Everywhere in the world, he said, the principle must apply "that the victims come first and not the institution or. the reputation of the institution". It is necessary, he said, "to give a voice to the victims.".

Cardinal Gerhard Ludwig Muller Refuted the thesis that a cause of sexual abuse lies in clericalism. There is no evidence for this, he told the "Spiegel". The cause, he said, lies in the depraved character of the perpetrators.

The longtime head of the Congregation for the Doctrine of the Faith reaffirmed his thesis of a connection between abuse and homosexuality. Well over 80 percent of victims of sexual abuse of young people in the Church are male, he said. "At the abuse summit, however, these data are unreasonably not to play a role," the theologian criticized.

Catholic Church historian Hubert Wolf Sees sexual abuse as part of a systemic crisis in the church. The bishops must begin with fundamental changes, he said Sunday on Deutschlandfunk radio.

He said it is not only about celibacy, but also about access to the priesthood, the selection of bishops and the participation of parishes. "I consider this crisis greater than what happened in the Reformation," the clergyman added. The church lives on faith and its credibility, he said. "A religion that has no credibility is at an end."

The priest, who teaches at the University of Munster, stressed that it is not just about celibacy. It is also about ies such as access to the priesthood, the selection of bishops and the participation of parishes. The Church also needs administrative jurisdiction. "Celibacy is part of a system. And celibacy is a risk factor for abuse," said Wolf. "That's why we can no longer sit the ie out or cover it up in a rhetoric of apology."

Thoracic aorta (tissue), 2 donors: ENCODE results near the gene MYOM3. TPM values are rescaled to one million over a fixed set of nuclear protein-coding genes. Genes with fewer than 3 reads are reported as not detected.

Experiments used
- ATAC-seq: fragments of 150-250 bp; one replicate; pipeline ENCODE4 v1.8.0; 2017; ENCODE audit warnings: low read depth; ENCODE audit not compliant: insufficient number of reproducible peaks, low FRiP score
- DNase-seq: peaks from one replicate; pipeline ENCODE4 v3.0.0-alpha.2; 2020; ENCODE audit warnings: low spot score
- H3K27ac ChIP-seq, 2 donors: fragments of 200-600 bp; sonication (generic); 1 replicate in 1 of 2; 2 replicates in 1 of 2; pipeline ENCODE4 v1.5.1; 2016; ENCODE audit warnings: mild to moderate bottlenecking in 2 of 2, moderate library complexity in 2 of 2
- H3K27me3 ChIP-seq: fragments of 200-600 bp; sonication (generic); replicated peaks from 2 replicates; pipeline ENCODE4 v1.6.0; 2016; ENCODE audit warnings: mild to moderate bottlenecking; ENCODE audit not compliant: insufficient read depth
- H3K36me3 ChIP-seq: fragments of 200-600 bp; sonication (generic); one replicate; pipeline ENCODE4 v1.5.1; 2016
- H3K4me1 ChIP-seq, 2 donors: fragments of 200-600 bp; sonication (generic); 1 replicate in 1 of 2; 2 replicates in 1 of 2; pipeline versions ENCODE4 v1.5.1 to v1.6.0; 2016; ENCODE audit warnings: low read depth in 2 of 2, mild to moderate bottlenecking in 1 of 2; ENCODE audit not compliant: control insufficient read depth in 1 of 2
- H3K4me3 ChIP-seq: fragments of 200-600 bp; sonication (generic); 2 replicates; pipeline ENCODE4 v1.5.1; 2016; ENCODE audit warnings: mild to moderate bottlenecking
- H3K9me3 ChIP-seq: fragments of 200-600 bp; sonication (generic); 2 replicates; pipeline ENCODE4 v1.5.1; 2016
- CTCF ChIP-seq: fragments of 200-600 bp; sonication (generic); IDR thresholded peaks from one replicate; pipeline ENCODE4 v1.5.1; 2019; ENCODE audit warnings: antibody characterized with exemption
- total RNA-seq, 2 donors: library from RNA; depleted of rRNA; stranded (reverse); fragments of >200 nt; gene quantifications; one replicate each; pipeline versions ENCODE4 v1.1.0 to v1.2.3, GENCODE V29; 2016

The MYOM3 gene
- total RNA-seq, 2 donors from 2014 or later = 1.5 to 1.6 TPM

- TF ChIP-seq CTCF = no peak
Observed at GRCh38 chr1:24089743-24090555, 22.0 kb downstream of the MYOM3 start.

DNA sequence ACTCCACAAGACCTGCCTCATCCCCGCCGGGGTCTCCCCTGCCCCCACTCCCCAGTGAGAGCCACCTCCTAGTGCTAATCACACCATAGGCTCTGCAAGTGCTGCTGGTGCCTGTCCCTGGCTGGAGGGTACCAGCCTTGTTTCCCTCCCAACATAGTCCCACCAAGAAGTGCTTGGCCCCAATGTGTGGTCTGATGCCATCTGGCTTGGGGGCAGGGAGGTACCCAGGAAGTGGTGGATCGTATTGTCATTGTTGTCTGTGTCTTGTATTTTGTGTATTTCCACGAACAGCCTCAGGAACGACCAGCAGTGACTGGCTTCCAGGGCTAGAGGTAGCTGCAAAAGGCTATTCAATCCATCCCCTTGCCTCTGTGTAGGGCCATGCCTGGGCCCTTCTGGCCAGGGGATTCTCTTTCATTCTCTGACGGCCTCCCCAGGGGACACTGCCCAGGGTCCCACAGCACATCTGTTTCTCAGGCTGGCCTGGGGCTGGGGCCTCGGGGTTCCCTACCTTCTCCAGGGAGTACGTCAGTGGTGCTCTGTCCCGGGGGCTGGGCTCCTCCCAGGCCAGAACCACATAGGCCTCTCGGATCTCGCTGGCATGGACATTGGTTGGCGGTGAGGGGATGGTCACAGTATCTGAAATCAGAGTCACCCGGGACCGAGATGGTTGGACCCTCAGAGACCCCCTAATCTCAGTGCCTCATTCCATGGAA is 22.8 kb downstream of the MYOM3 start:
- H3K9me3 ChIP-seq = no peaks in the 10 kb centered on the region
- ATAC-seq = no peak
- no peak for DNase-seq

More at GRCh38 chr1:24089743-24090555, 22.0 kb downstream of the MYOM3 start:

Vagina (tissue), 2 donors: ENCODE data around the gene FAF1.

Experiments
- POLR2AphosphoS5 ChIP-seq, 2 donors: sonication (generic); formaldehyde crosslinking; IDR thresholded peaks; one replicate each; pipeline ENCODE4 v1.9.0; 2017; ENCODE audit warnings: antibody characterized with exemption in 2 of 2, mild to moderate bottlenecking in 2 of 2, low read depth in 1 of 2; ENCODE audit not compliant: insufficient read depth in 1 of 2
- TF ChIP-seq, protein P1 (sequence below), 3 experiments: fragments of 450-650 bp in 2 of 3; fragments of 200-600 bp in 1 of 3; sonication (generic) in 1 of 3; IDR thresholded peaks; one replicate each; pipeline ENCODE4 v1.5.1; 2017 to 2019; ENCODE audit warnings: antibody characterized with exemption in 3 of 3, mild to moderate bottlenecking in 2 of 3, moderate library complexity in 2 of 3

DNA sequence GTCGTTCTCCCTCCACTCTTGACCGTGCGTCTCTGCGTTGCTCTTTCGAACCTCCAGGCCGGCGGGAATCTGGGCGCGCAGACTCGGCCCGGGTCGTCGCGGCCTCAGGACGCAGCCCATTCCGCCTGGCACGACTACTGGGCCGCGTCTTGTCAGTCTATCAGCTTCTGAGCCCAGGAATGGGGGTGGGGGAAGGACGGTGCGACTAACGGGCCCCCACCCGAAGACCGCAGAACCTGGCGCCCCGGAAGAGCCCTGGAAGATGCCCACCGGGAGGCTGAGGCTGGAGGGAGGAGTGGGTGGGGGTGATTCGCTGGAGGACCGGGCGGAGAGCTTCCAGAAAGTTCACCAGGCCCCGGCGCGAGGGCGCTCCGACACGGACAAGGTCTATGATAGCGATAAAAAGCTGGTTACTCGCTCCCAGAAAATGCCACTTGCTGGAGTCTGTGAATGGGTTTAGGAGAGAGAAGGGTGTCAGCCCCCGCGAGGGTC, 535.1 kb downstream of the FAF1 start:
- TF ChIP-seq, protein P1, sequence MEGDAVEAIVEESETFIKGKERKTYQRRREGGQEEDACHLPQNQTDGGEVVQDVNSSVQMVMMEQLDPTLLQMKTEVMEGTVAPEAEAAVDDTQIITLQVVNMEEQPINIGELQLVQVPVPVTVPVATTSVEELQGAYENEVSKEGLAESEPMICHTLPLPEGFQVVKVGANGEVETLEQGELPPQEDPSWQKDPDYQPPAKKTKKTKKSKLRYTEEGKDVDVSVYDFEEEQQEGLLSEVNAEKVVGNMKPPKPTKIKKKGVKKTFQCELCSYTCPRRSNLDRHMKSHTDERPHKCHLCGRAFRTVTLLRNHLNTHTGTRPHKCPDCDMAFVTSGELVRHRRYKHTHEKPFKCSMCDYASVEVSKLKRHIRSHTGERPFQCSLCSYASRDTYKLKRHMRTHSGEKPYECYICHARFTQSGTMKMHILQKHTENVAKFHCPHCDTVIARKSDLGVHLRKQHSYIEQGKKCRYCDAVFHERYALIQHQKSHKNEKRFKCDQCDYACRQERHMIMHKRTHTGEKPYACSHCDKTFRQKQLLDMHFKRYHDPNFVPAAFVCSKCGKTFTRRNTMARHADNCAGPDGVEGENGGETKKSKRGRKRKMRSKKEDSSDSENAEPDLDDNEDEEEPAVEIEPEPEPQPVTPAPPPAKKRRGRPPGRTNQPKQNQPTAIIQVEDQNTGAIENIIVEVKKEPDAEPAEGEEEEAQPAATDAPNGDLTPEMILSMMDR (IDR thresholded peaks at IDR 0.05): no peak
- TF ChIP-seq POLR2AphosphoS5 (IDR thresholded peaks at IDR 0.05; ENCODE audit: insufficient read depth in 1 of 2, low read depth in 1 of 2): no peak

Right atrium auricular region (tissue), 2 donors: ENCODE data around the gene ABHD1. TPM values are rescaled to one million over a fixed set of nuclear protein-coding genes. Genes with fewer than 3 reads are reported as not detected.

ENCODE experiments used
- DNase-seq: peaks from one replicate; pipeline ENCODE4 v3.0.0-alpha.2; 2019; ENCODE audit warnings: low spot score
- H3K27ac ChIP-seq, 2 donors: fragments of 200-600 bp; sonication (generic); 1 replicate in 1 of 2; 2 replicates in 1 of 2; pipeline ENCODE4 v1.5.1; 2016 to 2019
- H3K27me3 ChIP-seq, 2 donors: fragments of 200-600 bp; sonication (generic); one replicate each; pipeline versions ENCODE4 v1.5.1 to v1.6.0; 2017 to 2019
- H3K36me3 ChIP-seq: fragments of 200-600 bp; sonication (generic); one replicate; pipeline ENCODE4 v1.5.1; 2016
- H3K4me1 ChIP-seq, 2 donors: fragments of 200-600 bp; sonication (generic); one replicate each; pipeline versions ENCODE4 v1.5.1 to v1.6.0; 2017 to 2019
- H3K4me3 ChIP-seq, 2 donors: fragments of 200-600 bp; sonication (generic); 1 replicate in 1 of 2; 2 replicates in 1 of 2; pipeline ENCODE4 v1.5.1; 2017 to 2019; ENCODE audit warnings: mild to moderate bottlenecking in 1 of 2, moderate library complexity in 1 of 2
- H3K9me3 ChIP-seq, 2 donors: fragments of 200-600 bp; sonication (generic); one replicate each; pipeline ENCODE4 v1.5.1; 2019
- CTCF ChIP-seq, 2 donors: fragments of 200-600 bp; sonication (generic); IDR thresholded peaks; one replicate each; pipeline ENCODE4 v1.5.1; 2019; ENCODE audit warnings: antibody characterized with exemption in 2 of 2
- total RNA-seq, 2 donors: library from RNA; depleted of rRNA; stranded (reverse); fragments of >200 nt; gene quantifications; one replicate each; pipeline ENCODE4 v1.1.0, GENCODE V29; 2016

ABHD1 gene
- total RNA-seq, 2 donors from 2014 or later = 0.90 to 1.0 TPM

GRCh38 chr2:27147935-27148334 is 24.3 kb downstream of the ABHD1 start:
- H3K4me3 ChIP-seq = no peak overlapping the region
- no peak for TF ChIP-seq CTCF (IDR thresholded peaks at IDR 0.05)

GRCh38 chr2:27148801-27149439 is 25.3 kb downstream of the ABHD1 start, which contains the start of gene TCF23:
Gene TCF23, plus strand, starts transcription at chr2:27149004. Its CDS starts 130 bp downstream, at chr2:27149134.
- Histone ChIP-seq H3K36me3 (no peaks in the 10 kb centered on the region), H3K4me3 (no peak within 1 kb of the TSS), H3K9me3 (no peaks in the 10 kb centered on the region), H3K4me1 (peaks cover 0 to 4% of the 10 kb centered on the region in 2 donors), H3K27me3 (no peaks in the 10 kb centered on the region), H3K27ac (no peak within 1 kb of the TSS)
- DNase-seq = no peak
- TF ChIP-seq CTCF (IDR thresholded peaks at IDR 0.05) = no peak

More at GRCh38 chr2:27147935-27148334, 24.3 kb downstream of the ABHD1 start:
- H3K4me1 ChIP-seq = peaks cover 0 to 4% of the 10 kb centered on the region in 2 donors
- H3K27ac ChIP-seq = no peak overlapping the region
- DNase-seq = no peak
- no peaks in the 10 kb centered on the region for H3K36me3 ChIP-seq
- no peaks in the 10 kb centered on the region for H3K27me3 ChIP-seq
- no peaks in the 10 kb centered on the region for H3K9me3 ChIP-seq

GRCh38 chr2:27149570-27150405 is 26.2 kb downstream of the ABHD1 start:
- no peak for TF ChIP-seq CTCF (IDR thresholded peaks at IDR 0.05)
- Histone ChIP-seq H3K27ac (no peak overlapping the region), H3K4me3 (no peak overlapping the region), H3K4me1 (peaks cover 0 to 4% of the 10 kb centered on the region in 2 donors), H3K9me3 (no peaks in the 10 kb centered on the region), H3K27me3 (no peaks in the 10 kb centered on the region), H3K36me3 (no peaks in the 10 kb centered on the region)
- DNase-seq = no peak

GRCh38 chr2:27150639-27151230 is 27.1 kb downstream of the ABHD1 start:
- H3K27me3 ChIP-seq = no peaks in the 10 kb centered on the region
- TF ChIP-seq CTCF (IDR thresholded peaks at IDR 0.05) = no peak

With Francis, a pope has also made sexual violence against nuns public for the first time, the church historian said. Expectations of him are now high. All things must be put on the table, especially all sources must be made accessible. Because: "It is not only about the perpetrators, but also about those who covered up for the perpetrators. It is about those who knew about these events in monasteries and with children. It is about those who have transferred such pastors and let them loose on children and young people again."

Viennese sociologist of religion Paul Zulehner Meanwhile, calls the abuse scandal in the church an "ankle bracelet" for Pope Francis. The co-initiator of the campaign "Pro Pope Francis" does not believe in a failure of the international abuse conference in Rome and with it a failure of Pope Francis. For "reasons of reason alone," he said, the conference, which will begin on 21. February in Rome begins, will be a success, he told the "Sudwestpresse" (Monday).

"Pope Francis' reform process will not be stopped," Zulehner said. Positive handling of abuse ie could bring new momentum to reforms, he said.